By Suzan Colon
"You're not going to have a Christmas tree?" Even over the cell phone, my mother's shock was palpable. My family has never been particularly religious, but for us, not putting up a tree during the holidays is as close to an act of sacrilege as we can get.
This was last year, when I'd been laid off in early fall, and then watched the economy slide into the abyss, taking people's jobs and homes, their children's college educations and retirement plans with it. By December, I was scared to spend money on anything other than food and rent. A Christmas tree suddenly seemed extravagant.
My mother didn't want to hear about it. "You have to have a tree," she insisted. "We've always had Christmas trees, whether we could afford one or not." Or whether we had space for one in our tiny apartment, or whether we had a stand to fit the tree or a man with a saw to cut the trunk down. On one such occasion, my then-single mother hacked at a tree trunk with a Ginsu steak knife. (The mail-order blade lived up to its promise to "even chop wood and still remain razor sharp!")
My family has no particular holiday dish we make each year, no tradition special to us - except for telling the story of why we've always, always had a Christmas tree.
My nana, Matilda, was born in the Bronx, NY, in 1913. As a child, she was blissfully unaware that her father was a drunkard who wanted nothing to do with her, or of why her family sometimes had nothing more than mashed potatoes and coffee for dinner. She thrived in the soil in which she was planted - her grandfather, Peter, was a stonemason who doted on her, and she had a bunch of friends who lived as she did, in tenements crowded with relatives. As an adult, she'd wanted to write about her life until she read A Tree Grows in Brooklyn; she identified with the book so much that she felt her memoirs had already been written.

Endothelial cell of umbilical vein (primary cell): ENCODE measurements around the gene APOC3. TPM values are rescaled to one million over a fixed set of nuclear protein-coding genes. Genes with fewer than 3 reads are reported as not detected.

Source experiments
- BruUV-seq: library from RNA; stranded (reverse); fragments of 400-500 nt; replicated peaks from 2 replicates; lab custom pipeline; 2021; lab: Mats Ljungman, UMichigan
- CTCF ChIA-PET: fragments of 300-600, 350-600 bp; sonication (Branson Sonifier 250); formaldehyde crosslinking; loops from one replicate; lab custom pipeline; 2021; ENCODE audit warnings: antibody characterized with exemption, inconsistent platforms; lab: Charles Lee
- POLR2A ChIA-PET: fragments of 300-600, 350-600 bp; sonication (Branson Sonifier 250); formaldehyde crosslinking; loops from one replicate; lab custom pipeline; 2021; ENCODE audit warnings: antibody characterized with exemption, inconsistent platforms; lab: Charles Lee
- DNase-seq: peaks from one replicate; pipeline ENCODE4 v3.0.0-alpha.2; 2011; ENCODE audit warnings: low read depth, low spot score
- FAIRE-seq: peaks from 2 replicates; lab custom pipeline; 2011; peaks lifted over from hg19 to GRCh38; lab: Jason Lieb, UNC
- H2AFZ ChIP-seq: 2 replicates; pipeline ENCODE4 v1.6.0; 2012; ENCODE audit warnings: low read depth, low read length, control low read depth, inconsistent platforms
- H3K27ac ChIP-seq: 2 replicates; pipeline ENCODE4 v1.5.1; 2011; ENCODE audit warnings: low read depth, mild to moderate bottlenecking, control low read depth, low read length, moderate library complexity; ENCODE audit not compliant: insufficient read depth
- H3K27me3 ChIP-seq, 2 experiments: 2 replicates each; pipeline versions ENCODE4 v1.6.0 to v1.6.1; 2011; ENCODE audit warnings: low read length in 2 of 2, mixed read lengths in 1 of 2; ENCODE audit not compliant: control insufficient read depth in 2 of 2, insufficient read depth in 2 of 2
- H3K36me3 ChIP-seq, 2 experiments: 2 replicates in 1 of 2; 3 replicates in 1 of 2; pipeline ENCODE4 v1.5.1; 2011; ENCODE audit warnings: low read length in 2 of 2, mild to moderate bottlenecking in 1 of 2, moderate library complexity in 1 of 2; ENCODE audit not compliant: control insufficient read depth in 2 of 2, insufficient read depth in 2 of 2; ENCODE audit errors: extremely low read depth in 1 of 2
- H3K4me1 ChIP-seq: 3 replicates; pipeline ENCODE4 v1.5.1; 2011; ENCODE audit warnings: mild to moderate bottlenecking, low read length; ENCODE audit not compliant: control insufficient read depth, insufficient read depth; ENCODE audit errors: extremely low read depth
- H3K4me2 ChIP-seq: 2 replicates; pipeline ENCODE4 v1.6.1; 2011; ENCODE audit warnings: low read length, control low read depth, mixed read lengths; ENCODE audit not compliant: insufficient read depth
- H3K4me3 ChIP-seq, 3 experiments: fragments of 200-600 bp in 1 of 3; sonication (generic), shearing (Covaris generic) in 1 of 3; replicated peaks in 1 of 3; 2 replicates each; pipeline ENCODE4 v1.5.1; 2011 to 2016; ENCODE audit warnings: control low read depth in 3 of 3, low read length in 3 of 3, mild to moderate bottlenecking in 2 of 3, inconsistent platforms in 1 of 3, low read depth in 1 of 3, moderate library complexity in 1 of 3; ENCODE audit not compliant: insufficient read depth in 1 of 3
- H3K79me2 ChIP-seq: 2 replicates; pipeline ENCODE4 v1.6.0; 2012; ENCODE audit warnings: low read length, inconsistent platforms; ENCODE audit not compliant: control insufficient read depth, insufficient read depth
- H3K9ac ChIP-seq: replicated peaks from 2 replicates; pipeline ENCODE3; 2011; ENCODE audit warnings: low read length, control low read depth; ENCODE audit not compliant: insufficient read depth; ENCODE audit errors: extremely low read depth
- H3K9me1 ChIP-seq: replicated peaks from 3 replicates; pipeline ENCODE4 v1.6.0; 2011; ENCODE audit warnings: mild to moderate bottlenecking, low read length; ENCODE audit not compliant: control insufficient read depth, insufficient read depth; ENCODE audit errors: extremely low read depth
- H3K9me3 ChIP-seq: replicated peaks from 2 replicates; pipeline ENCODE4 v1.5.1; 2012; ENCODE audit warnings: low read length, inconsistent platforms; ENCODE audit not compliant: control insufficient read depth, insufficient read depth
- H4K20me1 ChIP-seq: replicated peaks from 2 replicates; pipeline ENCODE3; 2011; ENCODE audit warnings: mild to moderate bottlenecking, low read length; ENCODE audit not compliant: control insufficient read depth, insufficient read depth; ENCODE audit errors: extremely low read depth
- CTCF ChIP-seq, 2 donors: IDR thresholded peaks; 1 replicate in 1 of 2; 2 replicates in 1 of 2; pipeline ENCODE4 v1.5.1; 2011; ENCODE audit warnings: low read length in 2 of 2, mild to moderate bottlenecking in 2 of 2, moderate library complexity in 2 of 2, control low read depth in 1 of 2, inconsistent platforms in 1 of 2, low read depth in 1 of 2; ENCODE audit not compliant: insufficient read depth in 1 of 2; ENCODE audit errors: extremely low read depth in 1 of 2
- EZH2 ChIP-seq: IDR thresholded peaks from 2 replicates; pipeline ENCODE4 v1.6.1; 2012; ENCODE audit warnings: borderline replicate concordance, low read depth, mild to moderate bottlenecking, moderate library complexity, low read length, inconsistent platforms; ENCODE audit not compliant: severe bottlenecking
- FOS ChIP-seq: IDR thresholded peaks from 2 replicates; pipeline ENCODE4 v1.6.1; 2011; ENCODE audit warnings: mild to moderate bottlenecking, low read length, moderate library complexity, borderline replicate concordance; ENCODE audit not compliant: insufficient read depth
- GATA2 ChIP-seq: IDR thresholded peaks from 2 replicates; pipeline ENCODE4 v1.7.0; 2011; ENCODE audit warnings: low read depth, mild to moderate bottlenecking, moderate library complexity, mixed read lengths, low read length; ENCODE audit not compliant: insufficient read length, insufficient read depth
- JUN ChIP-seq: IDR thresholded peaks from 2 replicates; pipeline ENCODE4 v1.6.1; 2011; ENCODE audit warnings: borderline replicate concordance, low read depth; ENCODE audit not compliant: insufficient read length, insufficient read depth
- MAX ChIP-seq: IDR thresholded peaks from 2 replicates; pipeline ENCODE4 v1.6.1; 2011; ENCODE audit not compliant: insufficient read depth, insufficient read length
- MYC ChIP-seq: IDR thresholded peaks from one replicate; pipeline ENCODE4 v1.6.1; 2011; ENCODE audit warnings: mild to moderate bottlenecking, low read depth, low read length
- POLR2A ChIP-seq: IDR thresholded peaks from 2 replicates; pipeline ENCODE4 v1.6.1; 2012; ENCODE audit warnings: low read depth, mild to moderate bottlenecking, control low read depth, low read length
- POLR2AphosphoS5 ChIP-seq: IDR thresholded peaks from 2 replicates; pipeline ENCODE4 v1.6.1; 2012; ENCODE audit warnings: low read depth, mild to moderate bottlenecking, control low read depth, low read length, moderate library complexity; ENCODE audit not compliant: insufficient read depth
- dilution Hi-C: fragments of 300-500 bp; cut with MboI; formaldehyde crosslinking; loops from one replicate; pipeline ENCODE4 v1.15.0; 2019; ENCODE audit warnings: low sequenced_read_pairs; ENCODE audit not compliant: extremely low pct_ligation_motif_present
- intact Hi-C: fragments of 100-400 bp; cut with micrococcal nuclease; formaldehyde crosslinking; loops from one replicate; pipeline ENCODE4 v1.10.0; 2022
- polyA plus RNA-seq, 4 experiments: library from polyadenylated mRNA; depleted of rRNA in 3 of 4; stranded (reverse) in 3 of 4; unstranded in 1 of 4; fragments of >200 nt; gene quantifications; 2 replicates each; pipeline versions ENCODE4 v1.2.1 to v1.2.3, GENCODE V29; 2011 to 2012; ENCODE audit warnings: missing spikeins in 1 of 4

One afternoon in December, when Matilda was about eight years old, she was walking past the local firehouse, just as the firemen were bringing in their Christmas tree. She stopped to watch them, entranced.
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"Have you put up your tree at home?" one of the firemen asked her.
"No," Matilda said, smiling as she took in the sight of the large tree and inhaled its pine scent.
"Oh, haven't gotten it yet?" said another.
Matilda shook her head. "We've never had one." Nor did anyone else she knew have a Christmas tree; there simply wasn't the money for things like that.
As she touched the needles, the firemen conferred for a moment. "Why don't you have this one, then," one of the men said. "Merry Christmas to you!" Amazed by her good luck and fueled by sheer joy, Matilda dragged the tree, which was much bigger than she was, several blocks to her building and up the five flights of stairs by herself.
When her grandfather, Peter, came home that night, he found a large tree leaning in a corner of the living room and Matilda sitting on the floor, surrounded by bits of white. She was cutting stars and snowflakes out of paper for decorations.
"What's all this, kid?" Peter asked in his soft German accent.